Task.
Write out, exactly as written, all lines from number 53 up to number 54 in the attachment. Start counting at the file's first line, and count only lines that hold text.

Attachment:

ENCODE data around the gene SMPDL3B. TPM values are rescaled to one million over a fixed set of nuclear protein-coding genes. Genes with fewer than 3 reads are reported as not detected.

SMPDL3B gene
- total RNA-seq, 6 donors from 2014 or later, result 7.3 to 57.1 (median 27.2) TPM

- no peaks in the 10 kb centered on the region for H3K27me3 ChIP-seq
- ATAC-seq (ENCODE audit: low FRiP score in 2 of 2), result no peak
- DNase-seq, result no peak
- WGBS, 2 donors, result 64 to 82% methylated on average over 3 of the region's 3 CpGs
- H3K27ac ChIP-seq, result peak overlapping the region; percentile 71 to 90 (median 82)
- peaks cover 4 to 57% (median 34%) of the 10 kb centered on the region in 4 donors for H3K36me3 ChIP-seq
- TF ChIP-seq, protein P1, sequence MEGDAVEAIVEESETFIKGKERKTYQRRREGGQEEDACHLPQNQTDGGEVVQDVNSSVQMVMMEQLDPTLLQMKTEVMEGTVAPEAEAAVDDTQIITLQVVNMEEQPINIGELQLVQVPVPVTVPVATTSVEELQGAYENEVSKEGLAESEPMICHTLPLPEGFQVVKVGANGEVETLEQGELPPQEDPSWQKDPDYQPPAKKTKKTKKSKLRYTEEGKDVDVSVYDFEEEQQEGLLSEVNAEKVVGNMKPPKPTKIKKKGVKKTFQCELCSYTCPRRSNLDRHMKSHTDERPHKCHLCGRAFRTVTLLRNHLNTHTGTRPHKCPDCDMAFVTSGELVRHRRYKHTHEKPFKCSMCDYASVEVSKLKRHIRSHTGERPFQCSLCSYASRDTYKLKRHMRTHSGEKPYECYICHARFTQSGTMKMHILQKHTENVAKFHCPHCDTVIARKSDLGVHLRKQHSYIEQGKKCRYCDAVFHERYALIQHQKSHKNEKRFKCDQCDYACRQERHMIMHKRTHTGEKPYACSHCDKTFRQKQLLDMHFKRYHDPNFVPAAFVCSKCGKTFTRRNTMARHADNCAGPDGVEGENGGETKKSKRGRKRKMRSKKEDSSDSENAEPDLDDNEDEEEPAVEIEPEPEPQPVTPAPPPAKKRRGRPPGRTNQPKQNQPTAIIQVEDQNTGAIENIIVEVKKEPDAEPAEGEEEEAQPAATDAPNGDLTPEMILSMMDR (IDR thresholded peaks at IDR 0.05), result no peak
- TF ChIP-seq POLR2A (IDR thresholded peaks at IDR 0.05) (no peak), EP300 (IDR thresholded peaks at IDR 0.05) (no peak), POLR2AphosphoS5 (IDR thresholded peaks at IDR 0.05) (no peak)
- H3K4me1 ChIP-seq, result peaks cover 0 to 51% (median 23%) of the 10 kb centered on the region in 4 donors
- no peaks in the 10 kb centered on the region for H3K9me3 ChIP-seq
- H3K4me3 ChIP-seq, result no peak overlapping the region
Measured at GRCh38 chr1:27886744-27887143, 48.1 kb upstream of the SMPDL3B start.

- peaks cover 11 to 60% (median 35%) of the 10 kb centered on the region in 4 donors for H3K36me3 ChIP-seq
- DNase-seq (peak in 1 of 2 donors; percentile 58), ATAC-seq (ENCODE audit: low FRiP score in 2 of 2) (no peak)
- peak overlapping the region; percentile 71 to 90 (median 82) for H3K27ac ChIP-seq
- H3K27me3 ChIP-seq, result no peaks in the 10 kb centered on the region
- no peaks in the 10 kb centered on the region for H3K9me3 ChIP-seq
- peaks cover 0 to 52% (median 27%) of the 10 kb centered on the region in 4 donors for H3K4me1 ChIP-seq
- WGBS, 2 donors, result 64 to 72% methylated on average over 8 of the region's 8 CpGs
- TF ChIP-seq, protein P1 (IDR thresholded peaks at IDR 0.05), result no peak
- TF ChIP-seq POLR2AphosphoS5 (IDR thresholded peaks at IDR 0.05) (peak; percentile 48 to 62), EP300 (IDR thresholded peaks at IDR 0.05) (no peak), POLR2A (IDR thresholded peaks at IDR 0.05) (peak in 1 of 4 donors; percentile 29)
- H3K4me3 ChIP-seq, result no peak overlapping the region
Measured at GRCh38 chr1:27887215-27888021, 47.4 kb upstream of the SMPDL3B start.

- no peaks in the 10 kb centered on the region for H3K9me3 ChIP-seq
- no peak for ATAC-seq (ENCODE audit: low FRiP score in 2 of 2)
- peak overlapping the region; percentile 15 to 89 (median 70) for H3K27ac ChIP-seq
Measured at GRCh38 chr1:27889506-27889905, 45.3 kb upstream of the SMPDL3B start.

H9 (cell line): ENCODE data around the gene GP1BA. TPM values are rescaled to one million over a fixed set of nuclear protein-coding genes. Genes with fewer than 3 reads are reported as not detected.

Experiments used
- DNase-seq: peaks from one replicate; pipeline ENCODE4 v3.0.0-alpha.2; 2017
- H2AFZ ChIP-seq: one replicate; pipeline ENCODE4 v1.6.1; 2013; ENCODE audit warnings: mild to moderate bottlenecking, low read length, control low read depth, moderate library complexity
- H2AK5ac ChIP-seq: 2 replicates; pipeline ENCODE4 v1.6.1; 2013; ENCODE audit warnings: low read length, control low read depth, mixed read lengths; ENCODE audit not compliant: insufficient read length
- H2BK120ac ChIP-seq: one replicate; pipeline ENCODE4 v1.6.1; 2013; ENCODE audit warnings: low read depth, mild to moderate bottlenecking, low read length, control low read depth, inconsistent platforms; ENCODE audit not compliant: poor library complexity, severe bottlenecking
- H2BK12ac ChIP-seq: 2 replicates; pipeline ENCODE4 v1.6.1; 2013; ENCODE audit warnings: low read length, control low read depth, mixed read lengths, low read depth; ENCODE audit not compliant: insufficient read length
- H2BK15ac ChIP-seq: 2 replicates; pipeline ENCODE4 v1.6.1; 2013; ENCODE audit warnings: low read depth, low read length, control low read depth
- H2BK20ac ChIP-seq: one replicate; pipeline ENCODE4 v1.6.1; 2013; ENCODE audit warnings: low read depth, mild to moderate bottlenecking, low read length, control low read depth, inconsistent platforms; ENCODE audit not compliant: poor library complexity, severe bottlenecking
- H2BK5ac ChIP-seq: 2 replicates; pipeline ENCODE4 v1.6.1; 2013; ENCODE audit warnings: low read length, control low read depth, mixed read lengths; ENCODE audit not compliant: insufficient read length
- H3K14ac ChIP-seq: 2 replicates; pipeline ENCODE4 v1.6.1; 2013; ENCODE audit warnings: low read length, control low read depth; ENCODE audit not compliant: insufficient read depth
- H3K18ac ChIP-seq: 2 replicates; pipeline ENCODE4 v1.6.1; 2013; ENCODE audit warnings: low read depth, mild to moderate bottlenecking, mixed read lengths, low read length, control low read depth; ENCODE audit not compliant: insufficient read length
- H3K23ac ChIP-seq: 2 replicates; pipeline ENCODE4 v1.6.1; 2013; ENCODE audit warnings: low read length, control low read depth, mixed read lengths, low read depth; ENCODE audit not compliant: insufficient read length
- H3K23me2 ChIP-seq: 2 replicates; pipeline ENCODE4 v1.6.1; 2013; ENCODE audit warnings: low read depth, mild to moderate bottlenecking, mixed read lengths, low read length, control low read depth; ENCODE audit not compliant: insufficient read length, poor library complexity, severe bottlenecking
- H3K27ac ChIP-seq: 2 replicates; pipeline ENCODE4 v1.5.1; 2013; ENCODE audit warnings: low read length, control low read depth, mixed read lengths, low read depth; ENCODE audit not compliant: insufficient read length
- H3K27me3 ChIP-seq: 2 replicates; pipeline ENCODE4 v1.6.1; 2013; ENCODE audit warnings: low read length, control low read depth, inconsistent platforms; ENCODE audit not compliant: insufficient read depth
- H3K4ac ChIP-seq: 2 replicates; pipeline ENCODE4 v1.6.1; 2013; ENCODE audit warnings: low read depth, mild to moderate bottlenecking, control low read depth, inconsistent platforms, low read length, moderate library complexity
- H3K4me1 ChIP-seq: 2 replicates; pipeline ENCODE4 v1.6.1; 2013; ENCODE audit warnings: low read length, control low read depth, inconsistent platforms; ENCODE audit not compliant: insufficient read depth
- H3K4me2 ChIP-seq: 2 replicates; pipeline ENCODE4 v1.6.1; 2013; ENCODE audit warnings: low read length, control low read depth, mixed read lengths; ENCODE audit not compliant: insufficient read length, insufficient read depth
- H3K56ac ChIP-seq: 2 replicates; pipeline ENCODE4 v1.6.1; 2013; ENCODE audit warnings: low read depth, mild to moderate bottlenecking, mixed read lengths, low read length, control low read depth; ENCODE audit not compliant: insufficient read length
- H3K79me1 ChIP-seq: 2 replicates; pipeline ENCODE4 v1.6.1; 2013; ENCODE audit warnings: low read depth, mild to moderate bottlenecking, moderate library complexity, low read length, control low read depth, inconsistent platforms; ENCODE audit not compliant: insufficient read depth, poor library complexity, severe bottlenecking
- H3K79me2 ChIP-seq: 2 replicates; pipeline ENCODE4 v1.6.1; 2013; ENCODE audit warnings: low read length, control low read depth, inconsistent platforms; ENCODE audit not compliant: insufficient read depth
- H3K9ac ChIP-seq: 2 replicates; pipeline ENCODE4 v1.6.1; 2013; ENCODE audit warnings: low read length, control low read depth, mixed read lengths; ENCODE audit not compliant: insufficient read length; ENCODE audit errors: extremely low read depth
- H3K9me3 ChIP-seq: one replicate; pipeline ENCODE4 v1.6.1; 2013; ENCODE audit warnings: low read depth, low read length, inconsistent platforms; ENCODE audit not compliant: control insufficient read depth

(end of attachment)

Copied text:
- H3K9ac ChIP-seq: 2 replicates; pipeline ENCODE4 v1.6.1; 2013; ENCODE audit warnings: low read length, control low read depth, mixed read lengths; ENCODE audit not compliant: insufficient read length; ENCODE audit errors: extremely low read depth
- H3K9me3 ChIP-seq: one replicate; pipeline ENCODE4 v1.6.1; 2013; ENCODE audit warnings: low read depth, low read length, inconsistent platforms; ENCODE audit not compliant: control insufficient read depth